Abstract

Circulating anticoagulants protein C (PC) and antithrombin III are markers of, and possible involved in the pathogenesis of, significant organ dysfunction, in patients undergoing autologous peripheral blood stem cell (PSBC) or autologous bone marrow (BM) transplantation. The effect of the stem cell source, the use of hematopoietic growth factors (GFs), and the specific preparative regimen on the incidence of organ system dysfunction or on post-transplant levels of circulating anticoagulants has not been well studied. We analyzed 205 patients in an attempt to correlate organ dysfunction and AT and PC deficiencies with these transplant-specific factors (78 BMT with GM-CSF after transplant, 95 PBSCT without GM-CSF after transplant, and 32 PBSCT with GM-CSF after transplant). Patients transplanted with PBSC had a lower incidence of pulmonary dysfunction (20 vs 40%, P = 0.006) and liver dysfunction (4 vs 13%, P = 0.05) than patients receiving BM. The use of GF after transplant did not influence the development of subsequent organ dysfunction. In multivariate analysis, the stem cell source was again predictive of pulmonary dysfunction. In contrast, although patients transplanted with PBSC also had a lower incidence of PC deficiency (50 vs 81%, P < 0.01) and AT deficiency (20 vs 54%, P < 0.01) as compared with patients receiving BM, use of GM-CSF after transplant was a more significant risk factor for the development of anticoagulant deficiency (PBSC with GF vs PBSC without GF:PC deficiency 50 vs 78%, P = 0.007; AT deficiency 20 vs 47%, P = 0.005). In the multivariate analysis GM-CSF use was the only significant risk factor for development of anticoagulant deficiency. Since the clinical significance of anticoagulant deficiency has been well shown, further studies examining these effects of hematopoietic GFs appear warranted.

Original languageEnglish (US)
Pages (from-to)497-501
Number of pages5
JournalBone marrow transplantation
Volume19
Issue number5
DOIs
StatePublished - Mar 1 1997

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Hematopoietic Stem Cell Transplantation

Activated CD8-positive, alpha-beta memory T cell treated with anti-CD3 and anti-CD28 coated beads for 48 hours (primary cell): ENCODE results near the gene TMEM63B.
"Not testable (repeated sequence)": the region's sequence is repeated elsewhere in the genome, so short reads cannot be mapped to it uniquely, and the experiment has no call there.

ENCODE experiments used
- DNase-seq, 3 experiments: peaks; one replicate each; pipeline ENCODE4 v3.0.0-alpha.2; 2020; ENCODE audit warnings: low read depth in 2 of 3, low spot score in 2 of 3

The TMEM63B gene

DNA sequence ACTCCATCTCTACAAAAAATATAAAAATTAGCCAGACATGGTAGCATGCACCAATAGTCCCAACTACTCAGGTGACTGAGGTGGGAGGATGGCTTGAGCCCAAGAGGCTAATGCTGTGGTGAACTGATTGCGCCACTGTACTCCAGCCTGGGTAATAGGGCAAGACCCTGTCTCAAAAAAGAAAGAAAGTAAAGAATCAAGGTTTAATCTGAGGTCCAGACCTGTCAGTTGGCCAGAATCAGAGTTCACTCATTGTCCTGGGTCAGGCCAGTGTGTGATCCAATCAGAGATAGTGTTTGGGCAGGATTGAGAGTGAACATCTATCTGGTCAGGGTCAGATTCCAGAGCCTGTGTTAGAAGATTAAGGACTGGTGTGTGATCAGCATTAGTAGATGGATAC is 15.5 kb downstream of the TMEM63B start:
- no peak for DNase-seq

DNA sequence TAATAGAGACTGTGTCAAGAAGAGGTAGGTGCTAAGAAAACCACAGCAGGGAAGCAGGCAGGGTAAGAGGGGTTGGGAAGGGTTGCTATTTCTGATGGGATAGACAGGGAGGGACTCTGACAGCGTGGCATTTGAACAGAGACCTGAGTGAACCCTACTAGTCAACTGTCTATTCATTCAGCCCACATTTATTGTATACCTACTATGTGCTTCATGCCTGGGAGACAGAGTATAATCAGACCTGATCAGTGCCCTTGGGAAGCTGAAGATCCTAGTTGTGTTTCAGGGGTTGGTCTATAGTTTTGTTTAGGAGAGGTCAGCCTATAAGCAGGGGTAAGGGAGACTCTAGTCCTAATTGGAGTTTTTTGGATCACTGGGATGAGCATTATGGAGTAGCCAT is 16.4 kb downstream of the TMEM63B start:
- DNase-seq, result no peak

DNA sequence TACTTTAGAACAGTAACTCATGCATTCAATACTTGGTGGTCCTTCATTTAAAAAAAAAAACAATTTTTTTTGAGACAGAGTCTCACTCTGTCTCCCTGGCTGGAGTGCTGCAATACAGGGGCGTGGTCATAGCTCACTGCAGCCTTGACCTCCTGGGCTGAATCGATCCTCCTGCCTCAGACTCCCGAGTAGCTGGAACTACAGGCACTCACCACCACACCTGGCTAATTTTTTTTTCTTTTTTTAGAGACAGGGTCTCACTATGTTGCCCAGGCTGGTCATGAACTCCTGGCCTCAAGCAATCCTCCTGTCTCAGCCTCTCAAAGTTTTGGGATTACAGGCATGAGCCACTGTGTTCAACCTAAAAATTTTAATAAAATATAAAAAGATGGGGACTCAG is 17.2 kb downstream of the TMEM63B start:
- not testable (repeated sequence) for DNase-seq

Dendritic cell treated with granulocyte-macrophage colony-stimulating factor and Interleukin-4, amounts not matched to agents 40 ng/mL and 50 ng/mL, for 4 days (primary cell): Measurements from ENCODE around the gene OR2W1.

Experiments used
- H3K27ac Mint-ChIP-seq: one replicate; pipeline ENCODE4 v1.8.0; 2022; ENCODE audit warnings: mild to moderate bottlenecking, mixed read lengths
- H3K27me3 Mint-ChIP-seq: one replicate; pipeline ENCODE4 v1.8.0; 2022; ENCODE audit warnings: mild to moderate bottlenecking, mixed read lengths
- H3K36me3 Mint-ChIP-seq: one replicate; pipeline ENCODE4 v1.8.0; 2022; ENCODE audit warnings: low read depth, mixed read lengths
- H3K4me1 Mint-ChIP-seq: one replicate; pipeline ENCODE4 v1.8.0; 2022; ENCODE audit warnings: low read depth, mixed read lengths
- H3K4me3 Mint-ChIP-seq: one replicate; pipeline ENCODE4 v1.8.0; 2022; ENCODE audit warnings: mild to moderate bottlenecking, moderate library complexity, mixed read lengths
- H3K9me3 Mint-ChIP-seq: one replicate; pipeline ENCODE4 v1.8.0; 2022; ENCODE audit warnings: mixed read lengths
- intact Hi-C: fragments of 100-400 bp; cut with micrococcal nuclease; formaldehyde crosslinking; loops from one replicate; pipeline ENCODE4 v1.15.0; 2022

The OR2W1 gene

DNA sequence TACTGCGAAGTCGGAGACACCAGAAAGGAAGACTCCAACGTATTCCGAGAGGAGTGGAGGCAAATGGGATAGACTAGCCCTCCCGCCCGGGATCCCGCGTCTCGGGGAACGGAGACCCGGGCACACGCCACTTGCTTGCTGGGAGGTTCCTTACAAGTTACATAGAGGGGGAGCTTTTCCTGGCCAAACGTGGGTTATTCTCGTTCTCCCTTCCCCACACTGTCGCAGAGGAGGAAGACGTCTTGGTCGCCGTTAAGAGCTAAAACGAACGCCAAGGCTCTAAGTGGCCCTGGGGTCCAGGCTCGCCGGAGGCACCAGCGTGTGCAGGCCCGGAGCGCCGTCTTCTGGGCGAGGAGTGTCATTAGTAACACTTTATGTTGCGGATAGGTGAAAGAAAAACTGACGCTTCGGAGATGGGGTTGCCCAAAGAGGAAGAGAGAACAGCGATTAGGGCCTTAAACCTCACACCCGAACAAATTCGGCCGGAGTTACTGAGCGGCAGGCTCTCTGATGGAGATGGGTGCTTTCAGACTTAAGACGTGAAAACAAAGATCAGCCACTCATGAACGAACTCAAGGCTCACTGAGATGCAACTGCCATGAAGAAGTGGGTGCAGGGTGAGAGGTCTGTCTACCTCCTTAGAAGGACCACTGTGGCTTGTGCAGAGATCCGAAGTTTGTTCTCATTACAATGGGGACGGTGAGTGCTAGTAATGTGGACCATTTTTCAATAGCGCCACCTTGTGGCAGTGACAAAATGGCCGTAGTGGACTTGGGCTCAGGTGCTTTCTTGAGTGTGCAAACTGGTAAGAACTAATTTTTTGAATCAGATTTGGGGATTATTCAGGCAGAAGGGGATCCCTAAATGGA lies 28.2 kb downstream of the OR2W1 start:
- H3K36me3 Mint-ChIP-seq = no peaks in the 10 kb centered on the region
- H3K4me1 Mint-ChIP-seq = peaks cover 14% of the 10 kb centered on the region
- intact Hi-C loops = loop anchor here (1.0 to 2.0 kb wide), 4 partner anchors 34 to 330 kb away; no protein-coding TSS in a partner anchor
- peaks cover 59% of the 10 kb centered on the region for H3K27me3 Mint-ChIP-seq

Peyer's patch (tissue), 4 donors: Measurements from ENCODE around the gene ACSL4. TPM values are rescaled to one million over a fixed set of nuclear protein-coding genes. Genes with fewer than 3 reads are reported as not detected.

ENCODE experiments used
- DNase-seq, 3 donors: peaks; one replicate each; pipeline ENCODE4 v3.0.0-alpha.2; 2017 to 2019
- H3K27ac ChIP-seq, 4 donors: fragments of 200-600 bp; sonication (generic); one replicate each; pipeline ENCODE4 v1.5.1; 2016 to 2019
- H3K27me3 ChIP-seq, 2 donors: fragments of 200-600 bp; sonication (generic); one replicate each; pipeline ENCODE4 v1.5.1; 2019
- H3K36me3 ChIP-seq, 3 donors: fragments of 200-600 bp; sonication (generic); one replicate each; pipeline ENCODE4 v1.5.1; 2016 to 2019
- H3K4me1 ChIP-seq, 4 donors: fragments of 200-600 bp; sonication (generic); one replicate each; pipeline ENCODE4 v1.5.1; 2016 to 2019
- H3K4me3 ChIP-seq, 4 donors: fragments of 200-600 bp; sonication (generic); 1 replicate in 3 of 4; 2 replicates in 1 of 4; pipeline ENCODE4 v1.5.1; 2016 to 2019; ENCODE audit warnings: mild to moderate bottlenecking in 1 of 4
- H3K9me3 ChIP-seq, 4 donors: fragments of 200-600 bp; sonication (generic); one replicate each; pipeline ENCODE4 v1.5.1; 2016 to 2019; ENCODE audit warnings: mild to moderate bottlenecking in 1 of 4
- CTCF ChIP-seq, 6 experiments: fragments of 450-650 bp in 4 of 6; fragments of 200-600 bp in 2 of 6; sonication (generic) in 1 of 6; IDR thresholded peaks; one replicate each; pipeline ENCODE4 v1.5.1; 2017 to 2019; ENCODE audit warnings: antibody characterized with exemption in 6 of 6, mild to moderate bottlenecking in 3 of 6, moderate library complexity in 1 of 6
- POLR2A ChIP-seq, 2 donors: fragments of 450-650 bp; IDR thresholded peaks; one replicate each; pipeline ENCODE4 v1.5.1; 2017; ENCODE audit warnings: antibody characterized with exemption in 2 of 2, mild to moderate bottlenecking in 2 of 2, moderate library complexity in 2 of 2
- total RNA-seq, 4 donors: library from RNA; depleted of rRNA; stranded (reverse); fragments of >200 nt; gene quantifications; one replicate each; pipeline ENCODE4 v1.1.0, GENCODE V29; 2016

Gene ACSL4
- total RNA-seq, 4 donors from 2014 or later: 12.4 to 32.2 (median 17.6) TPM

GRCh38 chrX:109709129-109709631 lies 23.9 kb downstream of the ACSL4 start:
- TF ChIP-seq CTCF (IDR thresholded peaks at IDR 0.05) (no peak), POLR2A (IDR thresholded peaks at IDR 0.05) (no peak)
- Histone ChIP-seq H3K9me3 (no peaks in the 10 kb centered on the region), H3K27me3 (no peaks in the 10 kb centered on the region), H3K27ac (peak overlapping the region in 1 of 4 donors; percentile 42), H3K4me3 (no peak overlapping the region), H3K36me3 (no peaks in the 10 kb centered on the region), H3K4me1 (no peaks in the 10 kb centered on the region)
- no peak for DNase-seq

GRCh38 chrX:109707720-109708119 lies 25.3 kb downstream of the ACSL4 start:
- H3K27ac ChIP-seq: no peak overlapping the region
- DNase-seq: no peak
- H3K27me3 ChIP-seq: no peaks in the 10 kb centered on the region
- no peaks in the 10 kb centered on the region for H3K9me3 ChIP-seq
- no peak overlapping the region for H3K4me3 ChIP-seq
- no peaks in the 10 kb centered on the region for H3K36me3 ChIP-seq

Granulocyte-Macrophage Colony-Stimulating Factor
Morbidity
Transplants
Protein C Deficiency
Intercellular Signaling Peptides and Proteins
Anticoagulants
Incidence
Stem Cells
Multivariate Analysis
Bone Marrow
Lung
Antithrombin III
Autologous Transplantation
Protein C
Bone Marrow Transplantation
Liver Diseases

Keywords

  • Antithrombin
  • Organ dysfunction
  • Protein GM-CSF

ASJC Scopus subject areas

  • Hematology
  • Transplantation

Cite this

Factors predicting morbidity following hematopoietic stem cell transplantation. / Gordon, Bruce Geoffrey; Haire, W.; Ruby, E.; Kotulak, G.; Stephens, L.; Kessinger, A.; Armitage, James Olen.

In: Bone marrow transplantation, Vol. 19, No. 5, 01.03.1997, p. 497-501.

Research output: Contribution to journalArticle

Gordon, Bruce Geoffrey ; Haire, W. ; Ruby, E. ; Kotulak, G. ; Stephens, L. ; Kessinger, A. ; Armitage, James Olen. / Factors predicting morbidity following hematopoietic stem cell transplantation. In: Bone marrow transplantation. 1997 ; Vol. 19, No. 5. pp. 497-501.
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abstract = "Circulating anticoagulants protein C (PC) and antithrombin III are markers of, and possible involved in the pathogenesis of, significant organ dysfunction, in patients undergoing autologous peripheral blood stem cell (PSBC) or autologous bone marrow (BM) transplantation. The effect of the stem cell source, the use of hematopoietic growth factors (GFs), and the specific preparative regimen on the incidence of organ system dysfunction or on post-transplant levels of circulating anticoagulants has not been well studied. We analyzed 205 patients in an attempt to correlate organ dysfunction and AT and PC deficiencies with these transplant-specific factors (78 BMT with GM-CSF after transplant, 95 PBSCT without GM-CSF after transplant, and 32 PBSCT with GM-CSF after transplant). Patients transplanted with PBSC had a lower incidence of pulmonary dysfunction (20 vs 40{\%}, P = 0.006) and liver dysfunction (4 vs 13{\%}, P = 0.05) than patients receiving BM. The use of GF after transplant did not influence the development of subsequent organ dysfunction. In multivariate analysis, the stem cell source was again predictive of pulmonary dysfunction. In contrast, although patients transplanted with PBSC also had a lower incidence of PC deficiency (50 vs 81{\%}, P < 0.01) and AT deficiency (20 vs 54{\%}, P < 0.01) as compared with patients receiving BM, use of GM-CSF after transplant was a more significant risk factor for the development of anticoagulant deficiency (PBSC with GF vs PBSC without GF:PC deficiency 50 vs 78{\%}, P = 0.007; AT deficiency 20 vs 47{\%}, P = 0.005). In the multivariate analysis GM-CSF use was the only significant risk factor for development of anticoagulant deficiency. Since the clinical significance of anticoagulant deficiency has been well shown, further studies examining these effects of hematopoietic GFs appear warranted.",
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AU - Armitage, James Olen

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